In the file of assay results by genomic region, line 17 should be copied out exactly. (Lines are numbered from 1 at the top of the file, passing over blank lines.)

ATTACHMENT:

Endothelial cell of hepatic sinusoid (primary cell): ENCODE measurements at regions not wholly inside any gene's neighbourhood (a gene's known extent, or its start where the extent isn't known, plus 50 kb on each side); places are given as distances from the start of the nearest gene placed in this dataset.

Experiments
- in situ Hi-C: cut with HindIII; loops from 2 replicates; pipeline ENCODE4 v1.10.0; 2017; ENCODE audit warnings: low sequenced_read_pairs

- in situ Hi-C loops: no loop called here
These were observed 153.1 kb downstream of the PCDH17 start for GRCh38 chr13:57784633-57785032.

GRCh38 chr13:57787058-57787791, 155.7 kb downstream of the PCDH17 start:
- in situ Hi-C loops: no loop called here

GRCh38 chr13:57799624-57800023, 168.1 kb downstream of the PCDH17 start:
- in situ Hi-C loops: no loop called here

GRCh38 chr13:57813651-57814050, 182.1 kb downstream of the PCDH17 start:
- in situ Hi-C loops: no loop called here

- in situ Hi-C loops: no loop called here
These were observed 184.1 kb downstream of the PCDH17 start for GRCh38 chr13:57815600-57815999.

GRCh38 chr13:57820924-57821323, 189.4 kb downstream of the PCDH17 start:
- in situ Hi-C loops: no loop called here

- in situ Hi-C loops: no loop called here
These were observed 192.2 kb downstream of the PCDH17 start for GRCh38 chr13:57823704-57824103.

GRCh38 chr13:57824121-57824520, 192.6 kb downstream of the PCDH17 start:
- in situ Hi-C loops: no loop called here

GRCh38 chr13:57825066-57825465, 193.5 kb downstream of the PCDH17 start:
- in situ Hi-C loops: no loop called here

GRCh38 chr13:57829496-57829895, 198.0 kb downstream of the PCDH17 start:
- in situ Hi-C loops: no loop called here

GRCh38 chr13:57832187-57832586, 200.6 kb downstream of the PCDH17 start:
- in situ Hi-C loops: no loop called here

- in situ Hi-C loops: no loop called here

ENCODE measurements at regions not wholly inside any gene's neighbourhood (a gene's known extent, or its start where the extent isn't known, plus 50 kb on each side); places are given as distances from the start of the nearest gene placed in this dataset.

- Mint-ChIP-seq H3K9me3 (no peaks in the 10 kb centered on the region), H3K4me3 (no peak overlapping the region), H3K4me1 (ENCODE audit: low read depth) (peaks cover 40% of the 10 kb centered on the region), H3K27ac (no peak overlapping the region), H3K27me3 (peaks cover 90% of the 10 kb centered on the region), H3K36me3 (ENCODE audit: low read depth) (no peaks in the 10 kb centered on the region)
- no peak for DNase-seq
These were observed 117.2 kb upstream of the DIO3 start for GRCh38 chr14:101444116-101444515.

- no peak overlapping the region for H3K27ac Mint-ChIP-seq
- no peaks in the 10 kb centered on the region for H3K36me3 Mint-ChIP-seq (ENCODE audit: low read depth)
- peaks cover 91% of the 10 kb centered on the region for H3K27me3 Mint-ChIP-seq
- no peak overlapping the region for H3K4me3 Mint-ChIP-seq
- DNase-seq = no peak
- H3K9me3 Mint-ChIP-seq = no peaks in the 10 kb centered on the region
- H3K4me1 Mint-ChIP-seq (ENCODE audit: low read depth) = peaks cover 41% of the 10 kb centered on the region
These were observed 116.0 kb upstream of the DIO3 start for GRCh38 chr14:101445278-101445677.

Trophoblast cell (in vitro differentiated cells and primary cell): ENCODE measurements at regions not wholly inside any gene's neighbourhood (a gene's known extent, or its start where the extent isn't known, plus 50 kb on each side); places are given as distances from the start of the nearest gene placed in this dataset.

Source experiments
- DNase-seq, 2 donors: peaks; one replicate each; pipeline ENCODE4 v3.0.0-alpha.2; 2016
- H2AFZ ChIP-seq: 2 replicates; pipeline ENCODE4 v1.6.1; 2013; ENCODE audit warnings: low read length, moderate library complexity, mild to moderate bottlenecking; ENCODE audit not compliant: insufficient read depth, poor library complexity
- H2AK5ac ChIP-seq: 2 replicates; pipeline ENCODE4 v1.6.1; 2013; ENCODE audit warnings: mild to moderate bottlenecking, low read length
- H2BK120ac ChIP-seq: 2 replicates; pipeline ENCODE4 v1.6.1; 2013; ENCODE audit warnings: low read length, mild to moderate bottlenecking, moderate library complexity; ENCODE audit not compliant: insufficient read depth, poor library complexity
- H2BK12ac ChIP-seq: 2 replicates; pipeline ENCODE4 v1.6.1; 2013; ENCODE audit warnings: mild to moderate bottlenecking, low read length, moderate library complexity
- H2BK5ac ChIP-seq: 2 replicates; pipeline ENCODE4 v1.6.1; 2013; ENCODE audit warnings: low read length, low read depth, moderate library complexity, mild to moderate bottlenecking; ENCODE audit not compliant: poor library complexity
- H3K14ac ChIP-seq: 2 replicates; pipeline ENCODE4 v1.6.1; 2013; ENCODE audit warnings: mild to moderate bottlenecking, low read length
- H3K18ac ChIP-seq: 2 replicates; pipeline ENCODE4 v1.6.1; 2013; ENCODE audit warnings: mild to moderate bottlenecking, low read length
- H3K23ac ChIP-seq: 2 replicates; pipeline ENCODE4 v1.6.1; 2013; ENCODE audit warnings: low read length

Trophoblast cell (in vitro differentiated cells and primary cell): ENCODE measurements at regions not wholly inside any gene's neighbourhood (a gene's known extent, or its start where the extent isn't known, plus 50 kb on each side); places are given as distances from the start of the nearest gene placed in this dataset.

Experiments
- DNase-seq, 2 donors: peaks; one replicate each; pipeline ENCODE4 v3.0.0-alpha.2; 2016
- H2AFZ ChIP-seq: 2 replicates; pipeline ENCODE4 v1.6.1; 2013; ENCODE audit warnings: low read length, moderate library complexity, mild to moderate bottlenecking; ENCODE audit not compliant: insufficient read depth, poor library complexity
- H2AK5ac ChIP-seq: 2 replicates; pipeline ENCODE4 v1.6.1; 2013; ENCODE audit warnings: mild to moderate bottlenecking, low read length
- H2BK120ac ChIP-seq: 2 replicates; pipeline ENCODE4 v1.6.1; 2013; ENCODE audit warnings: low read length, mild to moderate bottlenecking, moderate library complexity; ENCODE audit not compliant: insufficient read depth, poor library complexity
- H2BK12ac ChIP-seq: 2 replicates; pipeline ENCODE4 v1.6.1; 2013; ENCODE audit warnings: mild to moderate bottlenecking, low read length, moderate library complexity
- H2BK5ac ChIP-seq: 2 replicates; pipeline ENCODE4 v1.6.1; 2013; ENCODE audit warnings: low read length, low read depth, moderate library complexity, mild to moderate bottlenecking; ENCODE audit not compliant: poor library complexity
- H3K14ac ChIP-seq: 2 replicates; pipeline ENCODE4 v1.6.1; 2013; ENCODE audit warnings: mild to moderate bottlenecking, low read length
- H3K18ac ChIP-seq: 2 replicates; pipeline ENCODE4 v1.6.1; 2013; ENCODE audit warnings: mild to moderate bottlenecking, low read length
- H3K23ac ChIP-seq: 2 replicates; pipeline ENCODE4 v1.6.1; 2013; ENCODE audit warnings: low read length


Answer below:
These were observed 192.2 kb downstream of the PCDH17 start for GRCh38 chr13:57823704-57824103.